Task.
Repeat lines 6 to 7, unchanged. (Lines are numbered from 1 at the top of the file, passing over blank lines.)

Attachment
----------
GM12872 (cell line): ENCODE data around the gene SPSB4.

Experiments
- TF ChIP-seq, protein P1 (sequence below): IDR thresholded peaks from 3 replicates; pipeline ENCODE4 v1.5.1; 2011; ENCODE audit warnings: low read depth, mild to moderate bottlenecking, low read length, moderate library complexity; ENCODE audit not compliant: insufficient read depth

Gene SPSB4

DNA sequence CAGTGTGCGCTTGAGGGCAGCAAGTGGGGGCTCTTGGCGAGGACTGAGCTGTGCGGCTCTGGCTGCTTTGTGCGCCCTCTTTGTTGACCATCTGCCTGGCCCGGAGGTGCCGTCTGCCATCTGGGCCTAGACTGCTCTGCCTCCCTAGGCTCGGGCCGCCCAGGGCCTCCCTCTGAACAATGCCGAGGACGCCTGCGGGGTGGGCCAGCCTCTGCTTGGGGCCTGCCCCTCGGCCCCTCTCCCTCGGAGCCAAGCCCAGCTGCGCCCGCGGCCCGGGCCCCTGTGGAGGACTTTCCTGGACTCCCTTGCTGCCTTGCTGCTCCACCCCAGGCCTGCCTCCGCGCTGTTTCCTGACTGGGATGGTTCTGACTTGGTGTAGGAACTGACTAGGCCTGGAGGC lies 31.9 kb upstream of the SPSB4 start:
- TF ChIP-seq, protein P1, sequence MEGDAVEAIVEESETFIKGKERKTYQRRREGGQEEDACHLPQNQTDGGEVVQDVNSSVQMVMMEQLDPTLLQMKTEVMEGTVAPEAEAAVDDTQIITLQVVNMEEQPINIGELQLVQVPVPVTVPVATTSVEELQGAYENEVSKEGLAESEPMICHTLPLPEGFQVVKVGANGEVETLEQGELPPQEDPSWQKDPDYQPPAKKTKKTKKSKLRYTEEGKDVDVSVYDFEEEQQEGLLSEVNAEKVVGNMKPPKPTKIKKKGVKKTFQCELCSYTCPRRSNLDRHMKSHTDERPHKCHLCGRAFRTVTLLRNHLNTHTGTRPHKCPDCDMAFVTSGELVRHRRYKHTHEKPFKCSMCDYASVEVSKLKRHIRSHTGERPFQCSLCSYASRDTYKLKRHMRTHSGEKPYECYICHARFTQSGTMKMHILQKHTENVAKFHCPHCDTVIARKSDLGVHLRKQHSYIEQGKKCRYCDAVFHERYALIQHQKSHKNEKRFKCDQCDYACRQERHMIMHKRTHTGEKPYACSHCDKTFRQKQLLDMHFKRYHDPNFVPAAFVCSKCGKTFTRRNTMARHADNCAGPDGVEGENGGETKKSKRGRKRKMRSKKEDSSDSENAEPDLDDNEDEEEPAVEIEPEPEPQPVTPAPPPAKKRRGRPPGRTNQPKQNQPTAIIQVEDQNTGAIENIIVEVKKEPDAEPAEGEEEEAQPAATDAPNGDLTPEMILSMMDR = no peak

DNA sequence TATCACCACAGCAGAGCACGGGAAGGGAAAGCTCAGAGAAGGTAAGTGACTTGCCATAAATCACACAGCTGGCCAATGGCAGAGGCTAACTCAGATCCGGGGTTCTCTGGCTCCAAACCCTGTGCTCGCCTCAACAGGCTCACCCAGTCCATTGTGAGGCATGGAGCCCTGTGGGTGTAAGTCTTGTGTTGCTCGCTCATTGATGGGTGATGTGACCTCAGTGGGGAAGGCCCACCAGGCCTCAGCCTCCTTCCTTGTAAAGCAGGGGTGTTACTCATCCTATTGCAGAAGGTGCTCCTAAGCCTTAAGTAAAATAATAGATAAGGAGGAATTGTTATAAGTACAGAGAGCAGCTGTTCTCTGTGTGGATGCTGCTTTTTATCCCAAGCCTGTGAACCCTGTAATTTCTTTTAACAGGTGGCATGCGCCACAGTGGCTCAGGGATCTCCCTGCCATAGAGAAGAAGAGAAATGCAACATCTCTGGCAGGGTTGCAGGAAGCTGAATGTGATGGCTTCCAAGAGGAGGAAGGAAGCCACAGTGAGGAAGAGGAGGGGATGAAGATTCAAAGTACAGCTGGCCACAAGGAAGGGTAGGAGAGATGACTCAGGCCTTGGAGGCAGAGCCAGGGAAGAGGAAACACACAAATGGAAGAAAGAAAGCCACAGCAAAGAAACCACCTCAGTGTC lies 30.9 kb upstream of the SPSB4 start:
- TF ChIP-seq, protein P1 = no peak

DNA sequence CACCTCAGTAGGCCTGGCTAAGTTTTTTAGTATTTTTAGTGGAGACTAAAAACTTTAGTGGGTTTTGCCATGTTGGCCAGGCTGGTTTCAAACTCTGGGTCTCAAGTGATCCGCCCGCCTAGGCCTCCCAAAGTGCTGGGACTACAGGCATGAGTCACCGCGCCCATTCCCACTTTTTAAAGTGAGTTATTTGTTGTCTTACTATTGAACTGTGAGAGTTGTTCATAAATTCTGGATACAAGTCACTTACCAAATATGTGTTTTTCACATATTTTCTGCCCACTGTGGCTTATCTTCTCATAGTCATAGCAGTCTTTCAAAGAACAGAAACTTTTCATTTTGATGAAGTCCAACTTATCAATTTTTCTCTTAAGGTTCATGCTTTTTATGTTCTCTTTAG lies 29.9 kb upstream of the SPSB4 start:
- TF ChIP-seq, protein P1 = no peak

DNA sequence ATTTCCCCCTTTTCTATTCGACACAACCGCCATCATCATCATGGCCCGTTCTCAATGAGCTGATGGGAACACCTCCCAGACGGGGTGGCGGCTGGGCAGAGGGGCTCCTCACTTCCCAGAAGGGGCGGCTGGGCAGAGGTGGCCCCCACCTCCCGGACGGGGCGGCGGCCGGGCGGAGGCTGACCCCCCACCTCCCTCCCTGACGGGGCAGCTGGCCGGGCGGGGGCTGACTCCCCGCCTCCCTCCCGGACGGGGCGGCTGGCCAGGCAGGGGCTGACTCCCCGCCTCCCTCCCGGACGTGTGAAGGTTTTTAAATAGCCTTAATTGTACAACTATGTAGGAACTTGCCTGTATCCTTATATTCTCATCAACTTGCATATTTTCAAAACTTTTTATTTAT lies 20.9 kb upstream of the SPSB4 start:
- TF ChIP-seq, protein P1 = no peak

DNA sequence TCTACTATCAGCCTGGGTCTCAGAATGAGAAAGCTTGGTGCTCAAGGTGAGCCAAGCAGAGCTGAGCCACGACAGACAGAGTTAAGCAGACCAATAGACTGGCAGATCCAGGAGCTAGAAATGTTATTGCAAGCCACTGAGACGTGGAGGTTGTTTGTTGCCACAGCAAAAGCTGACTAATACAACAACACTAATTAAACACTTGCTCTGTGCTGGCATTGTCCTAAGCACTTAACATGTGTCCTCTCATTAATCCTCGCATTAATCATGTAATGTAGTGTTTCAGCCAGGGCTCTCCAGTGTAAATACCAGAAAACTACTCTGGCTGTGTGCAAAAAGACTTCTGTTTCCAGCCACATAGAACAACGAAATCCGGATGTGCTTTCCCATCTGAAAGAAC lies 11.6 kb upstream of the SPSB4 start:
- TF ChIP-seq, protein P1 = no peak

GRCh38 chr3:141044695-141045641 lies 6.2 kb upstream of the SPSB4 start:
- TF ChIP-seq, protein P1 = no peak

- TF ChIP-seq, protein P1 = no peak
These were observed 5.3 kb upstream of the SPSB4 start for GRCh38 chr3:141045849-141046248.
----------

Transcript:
- TF ChIP-seq, protein P1, sequence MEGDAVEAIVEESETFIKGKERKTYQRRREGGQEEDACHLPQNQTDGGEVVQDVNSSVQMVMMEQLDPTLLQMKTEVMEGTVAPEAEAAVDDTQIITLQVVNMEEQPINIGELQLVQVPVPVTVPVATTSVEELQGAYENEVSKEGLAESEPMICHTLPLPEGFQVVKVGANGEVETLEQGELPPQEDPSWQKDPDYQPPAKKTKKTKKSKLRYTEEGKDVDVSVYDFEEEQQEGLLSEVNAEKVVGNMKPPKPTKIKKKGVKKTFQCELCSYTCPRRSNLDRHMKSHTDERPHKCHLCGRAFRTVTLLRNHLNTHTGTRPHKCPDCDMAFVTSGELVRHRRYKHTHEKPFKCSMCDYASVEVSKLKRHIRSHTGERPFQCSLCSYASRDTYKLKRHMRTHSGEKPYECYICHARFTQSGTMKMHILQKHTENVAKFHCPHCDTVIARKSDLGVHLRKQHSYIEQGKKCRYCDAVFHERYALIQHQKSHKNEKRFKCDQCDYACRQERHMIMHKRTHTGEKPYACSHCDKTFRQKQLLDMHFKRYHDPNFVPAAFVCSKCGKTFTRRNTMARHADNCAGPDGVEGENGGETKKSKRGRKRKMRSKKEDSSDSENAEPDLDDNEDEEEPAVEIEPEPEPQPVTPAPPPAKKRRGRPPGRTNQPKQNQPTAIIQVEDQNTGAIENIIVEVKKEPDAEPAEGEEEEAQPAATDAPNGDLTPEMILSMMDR = no peak

DNA sequence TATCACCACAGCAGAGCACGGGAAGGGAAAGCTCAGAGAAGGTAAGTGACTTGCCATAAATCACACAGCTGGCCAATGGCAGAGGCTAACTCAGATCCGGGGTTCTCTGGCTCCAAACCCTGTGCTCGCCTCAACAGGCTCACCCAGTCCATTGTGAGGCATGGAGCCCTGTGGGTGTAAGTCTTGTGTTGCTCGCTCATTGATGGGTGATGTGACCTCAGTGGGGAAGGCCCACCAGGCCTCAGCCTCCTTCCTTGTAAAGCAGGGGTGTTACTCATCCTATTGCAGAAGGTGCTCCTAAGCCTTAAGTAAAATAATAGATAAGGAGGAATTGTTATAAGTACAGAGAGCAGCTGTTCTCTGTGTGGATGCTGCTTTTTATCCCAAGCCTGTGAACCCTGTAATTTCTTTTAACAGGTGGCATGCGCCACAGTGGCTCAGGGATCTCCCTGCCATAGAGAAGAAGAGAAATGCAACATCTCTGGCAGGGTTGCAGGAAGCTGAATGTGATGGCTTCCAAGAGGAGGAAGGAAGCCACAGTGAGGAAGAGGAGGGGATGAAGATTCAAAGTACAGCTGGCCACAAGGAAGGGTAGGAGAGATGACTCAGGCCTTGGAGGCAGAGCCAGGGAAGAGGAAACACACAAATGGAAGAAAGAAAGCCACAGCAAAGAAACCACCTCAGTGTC lies 30.9 kb upstream of the SPSB4 start: